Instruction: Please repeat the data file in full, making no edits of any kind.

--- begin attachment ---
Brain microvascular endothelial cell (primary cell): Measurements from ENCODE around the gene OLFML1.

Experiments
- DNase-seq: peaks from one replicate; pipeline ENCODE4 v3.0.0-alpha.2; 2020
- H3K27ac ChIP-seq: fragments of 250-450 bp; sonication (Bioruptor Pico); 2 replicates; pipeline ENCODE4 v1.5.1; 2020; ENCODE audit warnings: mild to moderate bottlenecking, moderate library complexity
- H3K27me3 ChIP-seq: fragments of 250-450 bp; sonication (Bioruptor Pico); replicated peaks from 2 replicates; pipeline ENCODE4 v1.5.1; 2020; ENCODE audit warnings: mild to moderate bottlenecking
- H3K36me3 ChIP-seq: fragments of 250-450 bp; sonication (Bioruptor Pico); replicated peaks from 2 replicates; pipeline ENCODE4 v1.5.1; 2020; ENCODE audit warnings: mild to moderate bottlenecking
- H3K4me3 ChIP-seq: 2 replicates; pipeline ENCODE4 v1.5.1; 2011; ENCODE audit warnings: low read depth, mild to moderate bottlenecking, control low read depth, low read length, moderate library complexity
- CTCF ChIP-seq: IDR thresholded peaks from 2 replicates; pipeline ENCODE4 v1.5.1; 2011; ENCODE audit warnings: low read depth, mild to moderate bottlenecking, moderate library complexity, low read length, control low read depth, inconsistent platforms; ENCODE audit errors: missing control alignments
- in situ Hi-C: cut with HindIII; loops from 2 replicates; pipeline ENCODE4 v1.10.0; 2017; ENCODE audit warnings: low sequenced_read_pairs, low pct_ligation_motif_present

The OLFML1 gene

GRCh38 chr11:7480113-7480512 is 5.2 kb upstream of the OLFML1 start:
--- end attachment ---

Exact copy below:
Brain microvascular endothelial cell (primary cell): Measurements from ENCODE around the gene OLFML1.

Experiments
- DNase-seq: peaks from one replicate; pipeline ENCODE4 v3.0.0-alpha.2; 2020
- H3K27ac ChIP-seq: fragments of 250-450 bp; sonication (Bioruptor Pico); 2 replicates; pipeline ENCODE4 v1.5.1; 2020; ENCODE audit warnings: mild to moderate bottlenecking, moderate library complexity
- H3K27me3 ChIP-seq: fragments of 250-450 bp; sonication (Bioruptor Pico); replicated peaks from 2 replicates; pipeline ENCODE4 v1.5.1; 2020; ENCODE audit warnings: mild to moderate bottlenecking
- H3K36me3 ChIP-seq: fragments of 250-450 bp; sonication (Bioruptor Pico); replicated peaks from 2 replicates; pipeline ENCODE4 v1.5.1; 2020; ENCODE audit warnings: mild to moderate bottlenecking
- H3K4me3 ChIP-seq: 2 replicates; pipeline ENCODE4 v1.5.1; 2011; ENCODE audit warnings: low read depth, mild to moderate bottlenecking, control low read depth, low read length, moderate library complexity
- CTCF ChIP-seq: IDR thresholded peaks from 2 replicates; pipeline ENCODE4 v1.5.1; 2011; ENCODE audit warnings: low read depth, mild to moderate bottlenecking, moderate library complexity, low read length, control low read depth, inconsistent platforms; ENCODE audit errors: missing control alignments
- in situ Hi-C: cut with HindIII; loops from 2 replicates; pipeline ENCODE4 v1.10.0; 2017; ENCODE audit warnings: low sequenced_read_pairs, low pct_ligation_motif_present

The OLFML1 gene

GRCh38 chr11:7480113-7480512 is 5.2 kb upstream of the OLFML1 start: